This is a walk I would definitely do again. It is not too demanding, with a total of 741 feet of ascent/descent and nothing too steep. Most of the uphill is in the section before West Baldwin. The distance is about 6.75 miles, which I confess was really too much me only 6 weeks after my operation but I am still glad I did it, and I shall look forward to taking our members around the route in May. Apologies for the poor quality of the photos. I obviously have some settings wrong on my camera, but they do give you a flavour of what to expect.

Spring Afternoon in Port Soderick

The western boundary

It was a lovely sunny afternoon on Saturday and what better way to get some gentle exercise than to stroll up the small but beautiful glen that is Port Soderick Glen. You really don’t need to set any time aside for this walk as it will only take you 3/4 hr even if you are walking at a leisurely pace. It has a timeless tranquillity about it, and possibly because it is only half a mile long you can imagine all the feet that have traipsed beside the stream as you jump over the boggy bits and admire the hills on either side.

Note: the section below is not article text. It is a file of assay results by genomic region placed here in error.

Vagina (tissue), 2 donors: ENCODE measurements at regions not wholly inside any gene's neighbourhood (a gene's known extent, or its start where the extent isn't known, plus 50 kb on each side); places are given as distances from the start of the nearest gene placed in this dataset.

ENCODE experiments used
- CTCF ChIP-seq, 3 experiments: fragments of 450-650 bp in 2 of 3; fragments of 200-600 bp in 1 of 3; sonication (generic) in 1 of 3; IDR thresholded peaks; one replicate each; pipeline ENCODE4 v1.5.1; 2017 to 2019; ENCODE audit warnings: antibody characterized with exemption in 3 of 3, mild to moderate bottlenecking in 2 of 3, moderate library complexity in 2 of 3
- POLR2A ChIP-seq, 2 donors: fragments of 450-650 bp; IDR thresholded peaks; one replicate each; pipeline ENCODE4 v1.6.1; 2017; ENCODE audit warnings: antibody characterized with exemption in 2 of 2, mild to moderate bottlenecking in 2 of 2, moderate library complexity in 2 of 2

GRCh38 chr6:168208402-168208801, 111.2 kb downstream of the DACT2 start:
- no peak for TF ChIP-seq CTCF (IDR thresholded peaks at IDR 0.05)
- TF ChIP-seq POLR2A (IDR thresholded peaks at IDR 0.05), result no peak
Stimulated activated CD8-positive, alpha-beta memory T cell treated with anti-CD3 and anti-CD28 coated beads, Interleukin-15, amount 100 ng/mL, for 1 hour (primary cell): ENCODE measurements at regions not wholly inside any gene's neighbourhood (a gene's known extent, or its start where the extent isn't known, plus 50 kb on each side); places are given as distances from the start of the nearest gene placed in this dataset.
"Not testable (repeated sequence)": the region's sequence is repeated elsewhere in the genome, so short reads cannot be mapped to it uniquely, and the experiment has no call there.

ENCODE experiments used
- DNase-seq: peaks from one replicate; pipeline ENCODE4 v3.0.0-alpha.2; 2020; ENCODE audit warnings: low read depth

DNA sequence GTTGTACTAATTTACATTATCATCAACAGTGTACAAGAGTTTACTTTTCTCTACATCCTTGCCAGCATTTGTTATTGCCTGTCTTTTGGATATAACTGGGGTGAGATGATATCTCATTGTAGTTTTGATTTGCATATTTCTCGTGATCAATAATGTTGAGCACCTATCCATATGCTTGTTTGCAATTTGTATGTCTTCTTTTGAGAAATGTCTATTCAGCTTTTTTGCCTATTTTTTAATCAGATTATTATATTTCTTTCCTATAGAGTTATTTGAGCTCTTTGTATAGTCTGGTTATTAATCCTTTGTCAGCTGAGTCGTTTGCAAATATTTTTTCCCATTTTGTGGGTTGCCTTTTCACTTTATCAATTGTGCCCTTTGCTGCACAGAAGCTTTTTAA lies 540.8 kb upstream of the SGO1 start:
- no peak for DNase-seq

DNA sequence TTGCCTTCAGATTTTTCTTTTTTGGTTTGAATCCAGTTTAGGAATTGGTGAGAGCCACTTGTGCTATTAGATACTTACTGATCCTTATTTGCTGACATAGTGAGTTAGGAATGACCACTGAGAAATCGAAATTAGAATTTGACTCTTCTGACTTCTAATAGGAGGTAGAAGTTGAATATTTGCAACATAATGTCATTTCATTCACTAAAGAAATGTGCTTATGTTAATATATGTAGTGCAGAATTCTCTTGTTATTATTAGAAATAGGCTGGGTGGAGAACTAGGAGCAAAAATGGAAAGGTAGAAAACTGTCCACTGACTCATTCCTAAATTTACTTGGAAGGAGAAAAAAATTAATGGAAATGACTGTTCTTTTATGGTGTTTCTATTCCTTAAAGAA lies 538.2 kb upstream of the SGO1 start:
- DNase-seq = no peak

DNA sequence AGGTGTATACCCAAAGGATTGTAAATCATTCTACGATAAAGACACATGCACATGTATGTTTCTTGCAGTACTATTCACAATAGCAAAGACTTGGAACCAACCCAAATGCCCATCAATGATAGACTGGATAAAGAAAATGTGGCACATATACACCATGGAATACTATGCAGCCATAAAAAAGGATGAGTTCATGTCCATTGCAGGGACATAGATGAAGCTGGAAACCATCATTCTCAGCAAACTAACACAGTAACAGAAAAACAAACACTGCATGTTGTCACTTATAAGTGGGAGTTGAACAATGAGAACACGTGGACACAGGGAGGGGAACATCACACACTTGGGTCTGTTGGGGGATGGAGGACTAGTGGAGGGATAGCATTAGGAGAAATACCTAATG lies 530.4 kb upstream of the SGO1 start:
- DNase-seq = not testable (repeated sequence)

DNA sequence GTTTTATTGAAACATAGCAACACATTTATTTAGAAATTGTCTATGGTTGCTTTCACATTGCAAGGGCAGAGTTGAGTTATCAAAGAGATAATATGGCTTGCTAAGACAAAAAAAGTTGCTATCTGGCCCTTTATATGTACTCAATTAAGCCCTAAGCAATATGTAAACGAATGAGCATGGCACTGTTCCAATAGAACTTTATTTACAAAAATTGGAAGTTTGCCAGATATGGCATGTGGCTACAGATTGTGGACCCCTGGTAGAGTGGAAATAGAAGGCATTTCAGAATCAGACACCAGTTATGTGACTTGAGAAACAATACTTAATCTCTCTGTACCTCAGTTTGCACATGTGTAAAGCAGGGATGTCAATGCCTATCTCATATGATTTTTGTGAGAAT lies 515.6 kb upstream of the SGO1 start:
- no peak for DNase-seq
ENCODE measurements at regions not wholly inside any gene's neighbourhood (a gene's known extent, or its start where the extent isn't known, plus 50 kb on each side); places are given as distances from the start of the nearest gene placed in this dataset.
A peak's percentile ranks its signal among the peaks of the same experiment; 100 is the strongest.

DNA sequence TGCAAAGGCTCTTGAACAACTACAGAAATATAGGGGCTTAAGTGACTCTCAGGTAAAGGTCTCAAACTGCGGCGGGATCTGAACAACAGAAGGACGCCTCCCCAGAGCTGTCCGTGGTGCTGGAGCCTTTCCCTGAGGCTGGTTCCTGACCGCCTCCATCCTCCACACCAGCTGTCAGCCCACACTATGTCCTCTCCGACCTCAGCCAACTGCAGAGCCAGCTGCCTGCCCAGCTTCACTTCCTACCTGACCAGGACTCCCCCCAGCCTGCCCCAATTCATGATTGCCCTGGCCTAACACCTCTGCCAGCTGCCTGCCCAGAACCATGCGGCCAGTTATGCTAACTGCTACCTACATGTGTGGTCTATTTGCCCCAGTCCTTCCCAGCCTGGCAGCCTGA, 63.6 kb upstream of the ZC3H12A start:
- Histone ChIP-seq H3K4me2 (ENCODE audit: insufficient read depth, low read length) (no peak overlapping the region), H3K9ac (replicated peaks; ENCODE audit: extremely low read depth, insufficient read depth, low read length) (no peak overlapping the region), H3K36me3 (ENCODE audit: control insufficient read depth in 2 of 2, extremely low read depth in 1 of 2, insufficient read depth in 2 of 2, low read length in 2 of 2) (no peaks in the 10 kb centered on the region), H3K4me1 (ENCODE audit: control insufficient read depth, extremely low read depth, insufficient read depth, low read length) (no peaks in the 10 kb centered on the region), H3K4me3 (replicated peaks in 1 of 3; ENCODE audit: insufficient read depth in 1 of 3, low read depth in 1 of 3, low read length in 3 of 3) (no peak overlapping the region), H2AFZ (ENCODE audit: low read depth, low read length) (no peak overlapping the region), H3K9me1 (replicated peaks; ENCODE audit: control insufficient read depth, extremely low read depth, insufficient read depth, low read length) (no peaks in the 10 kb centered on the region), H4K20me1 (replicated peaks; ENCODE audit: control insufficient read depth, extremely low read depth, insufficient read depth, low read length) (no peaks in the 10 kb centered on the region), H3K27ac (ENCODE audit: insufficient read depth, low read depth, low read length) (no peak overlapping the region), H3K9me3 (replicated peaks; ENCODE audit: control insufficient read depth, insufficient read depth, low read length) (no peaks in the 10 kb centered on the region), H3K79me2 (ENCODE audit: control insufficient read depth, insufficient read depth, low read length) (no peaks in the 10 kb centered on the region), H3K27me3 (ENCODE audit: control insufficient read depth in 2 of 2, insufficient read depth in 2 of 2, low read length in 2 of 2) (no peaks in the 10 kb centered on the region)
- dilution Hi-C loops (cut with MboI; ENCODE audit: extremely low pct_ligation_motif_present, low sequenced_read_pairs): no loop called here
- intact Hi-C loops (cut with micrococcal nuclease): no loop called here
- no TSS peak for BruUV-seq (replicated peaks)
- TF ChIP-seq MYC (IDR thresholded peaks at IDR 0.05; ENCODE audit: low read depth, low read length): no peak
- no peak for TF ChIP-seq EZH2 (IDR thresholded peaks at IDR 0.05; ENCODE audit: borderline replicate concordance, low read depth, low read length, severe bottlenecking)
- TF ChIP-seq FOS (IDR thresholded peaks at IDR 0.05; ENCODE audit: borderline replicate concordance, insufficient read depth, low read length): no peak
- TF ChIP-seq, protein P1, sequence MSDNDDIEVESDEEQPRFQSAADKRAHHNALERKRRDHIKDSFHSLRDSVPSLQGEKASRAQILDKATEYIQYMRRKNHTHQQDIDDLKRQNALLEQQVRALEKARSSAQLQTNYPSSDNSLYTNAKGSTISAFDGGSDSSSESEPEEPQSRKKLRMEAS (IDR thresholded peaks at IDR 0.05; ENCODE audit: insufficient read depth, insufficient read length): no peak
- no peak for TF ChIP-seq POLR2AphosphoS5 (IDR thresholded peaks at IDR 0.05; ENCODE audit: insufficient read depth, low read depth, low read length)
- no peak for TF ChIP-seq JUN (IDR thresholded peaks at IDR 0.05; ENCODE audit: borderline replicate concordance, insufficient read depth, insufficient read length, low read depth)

I was really on my way to Tesco in Douglas. This is what is so nice about the Isle of Man. I could have done a number of different short walks along other glens on the way, driving through lovely countryside to get there. This had to be a short walk as I was still suffering with a fair amount of pain but I needed to build up my exercise after 5 weeks. The first thing that struck me was the bird song – not that I can recognise birds from their song but I enjoy trying to find out where they are perching in the trees while they perform their arias. The second thing I noticed was that it was quite wet and there was a fair amount of water in this little stream. The third thing I noticed was that the paths have been upgraded and a new higher path has emerged. Of course, I had to try this out. As I reached the ‘top’ there was water gushing off the meadow above. It had created a small path in the grassy turf before it tumbled into the glen, but where was all this water coming from? It was only a few feet to the top from there, maybe 8-10 ft, so how was it generating that kind of force? It’s good to have mysteries – just as we have our faeries and elves on the Isle of Man.